early 15c., explanen, "make (something) clear in the mind, to make intelligible," from Latin explanare "to explain, make clear, make plain," etymologically "make level, flatten out," from ex "out" (see ex-) + planus "flat" (from PIE root *pele- (2) "flat; to spread").
The spelling was altered by influence of plain. Also see plane (v.2). In 17c., occasionally used more literally, of the unfolding of material things: Evelyn has buds that "explain into leaves" ["Sylva, or, A discourse of forest-trees, and the propagation of timber in His Majesties dominions," 1664]. Related: Explained; explaining; explains. To explain (something) away "to deprive of significance by explanation, nullify or get rid of the apparent import of," generally with an adverse implication, is from 1709.
"to explain, as a man to a woman, in a way that she feels insults or ignores her intelligence and experience in the matter," by 2008, from man (n.) + second element from explain (v.). The form 'splain, as a clip of explain, had been used at least since the 1960s as a colloquialism. Related: Mansplained; mansplaining.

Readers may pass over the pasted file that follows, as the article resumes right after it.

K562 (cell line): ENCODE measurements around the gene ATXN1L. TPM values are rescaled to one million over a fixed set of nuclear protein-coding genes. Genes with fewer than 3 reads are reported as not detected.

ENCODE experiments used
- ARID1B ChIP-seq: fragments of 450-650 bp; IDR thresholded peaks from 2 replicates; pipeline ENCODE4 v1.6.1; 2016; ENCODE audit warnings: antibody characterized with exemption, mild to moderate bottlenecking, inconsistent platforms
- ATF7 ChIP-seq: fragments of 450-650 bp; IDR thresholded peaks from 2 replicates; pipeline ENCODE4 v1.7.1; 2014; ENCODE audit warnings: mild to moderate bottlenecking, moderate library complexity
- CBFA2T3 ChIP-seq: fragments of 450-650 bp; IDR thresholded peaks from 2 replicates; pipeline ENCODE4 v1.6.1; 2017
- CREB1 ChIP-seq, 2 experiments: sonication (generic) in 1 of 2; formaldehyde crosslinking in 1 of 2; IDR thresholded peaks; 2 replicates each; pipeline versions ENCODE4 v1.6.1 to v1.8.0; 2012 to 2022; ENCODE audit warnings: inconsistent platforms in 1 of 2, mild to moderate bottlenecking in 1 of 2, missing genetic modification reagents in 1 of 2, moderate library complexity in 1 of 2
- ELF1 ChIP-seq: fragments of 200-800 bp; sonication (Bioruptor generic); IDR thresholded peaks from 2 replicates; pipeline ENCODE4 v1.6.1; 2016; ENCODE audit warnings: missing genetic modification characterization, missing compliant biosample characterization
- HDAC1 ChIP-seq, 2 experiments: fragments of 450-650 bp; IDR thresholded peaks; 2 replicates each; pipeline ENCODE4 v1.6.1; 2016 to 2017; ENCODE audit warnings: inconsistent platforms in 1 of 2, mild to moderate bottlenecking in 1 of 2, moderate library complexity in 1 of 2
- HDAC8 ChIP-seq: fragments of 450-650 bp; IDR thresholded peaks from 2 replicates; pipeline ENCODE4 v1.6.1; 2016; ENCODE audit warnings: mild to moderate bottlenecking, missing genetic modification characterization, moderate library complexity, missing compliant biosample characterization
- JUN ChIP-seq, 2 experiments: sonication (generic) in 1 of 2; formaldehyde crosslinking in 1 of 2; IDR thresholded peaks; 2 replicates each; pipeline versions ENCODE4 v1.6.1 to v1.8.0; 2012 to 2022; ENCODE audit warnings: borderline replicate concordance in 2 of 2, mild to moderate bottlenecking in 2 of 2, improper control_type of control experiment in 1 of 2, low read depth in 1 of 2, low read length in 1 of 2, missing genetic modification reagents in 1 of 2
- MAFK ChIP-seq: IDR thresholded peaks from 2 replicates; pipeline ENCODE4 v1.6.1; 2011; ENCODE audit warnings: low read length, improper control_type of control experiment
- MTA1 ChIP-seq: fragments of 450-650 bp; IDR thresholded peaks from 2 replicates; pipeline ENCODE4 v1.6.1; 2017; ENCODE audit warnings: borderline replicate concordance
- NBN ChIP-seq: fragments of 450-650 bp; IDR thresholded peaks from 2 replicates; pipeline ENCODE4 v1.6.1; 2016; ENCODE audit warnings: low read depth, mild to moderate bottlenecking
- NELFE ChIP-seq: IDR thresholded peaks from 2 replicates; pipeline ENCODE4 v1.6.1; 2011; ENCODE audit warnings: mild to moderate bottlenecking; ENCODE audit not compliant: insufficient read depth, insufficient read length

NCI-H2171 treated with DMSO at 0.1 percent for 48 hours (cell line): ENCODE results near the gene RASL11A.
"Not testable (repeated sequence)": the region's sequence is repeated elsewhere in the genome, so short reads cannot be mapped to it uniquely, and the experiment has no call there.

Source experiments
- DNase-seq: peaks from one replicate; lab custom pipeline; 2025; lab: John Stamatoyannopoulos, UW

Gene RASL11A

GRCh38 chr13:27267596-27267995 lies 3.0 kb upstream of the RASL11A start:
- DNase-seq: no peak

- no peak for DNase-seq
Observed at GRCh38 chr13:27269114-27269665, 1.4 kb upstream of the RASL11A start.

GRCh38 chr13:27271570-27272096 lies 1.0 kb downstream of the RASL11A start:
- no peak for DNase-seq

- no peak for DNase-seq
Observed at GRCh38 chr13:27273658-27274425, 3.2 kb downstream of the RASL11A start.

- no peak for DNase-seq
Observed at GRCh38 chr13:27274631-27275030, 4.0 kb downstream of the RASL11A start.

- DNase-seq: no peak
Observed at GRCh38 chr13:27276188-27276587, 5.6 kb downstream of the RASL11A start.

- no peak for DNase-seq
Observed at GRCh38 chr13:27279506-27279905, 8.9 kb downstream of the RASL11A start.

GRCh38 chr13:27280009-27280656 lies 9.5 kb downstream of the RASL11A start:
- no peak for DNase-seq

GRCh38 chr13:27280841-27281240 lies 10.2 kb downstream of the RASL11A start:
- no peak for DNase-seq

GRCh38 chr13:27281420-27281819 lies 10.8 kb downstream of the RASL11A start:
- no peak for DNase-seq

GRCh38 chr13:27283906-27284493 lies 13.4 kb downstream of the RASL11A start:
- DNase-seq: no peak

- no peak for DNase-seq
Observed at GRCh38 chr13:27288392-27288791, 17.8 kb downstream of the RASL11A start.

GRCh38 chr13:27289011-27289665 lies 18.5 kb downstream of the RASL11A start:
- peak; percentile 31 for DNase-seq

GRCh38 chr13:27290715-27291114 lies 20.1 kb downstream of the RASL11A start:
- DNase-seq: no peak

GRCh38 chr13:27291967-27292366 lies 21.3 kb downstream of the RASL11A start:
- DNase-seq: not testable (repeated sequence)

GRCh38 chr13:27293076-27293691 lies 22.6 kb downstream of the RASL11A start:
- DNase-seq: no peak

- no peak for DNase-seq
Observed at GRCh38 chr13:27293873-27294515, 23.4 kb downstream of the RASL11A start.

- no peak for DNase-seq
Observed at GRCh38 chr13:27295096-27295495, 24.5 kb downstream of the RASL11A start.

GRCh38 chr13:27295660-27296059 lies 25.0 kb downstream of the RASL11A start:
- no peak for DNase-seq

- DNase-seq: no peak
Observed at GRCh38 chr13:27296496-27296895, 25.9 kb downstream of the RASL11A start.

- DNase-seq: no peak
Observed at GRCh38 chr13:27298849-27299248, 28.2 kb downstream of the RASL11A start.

*pelə-, Proto-Indo-European root meaning "flat; to spread."
It forms all or part of: airplane; dysplasia; ectoplasm; effleurage; esplanade; explain; explanation; feldspar; field; flaneur; floor; llano; palm (n.1) "flat of the hand;" palm (n.2) "tropical tree;" palmy; piano; pianoforte; plain; plan; planar; Planaria; plane (n.1) "flat surface;" plane (n.3) "tool for smoothing surfaces;" plane (v.2) "soar, glide on motionless wings;" planet; plani-; planisphere; plano-; -plasia; plasma; plasmid; plasm; -plasm; -plast; plaster; plastic; plastid; -plasty; Polack; Poland; Pole; polka; protoplasm; veldt.
It is the hypothetical source of/evidence for its existence is provided by: Greek plassein "to mold," plasma "something molded or created;" Latin planus "flat, level, even, plain, clear;" Lithuanian plonas "thin;" Celtic *lanon "plain;" Old Church Slavonic polje "flat land, field," Russian polyi "open;" Old English feld, Middle Dutch veld "field."
late 14c., "expound the meaning of, render clear or explicit," from Old French interpreter "explain; translate" (13c.) and directly from Latin interpretari "explain, expound, understand," from interpres "agent, translator," from inter "between" (see inter-) + second element probably from PIE *per- (5) "to traffic in, sell." Related: Interpreted; interpreting.
"meant to explain," 1560s, from past participle stem of Latin interpretari "explain, expound; understand" (see interpret). Interpretive means the same but is considered to be less correctly formed, because -ive adjectives are normally formed on the Latin past participle. Related: Interpretatively.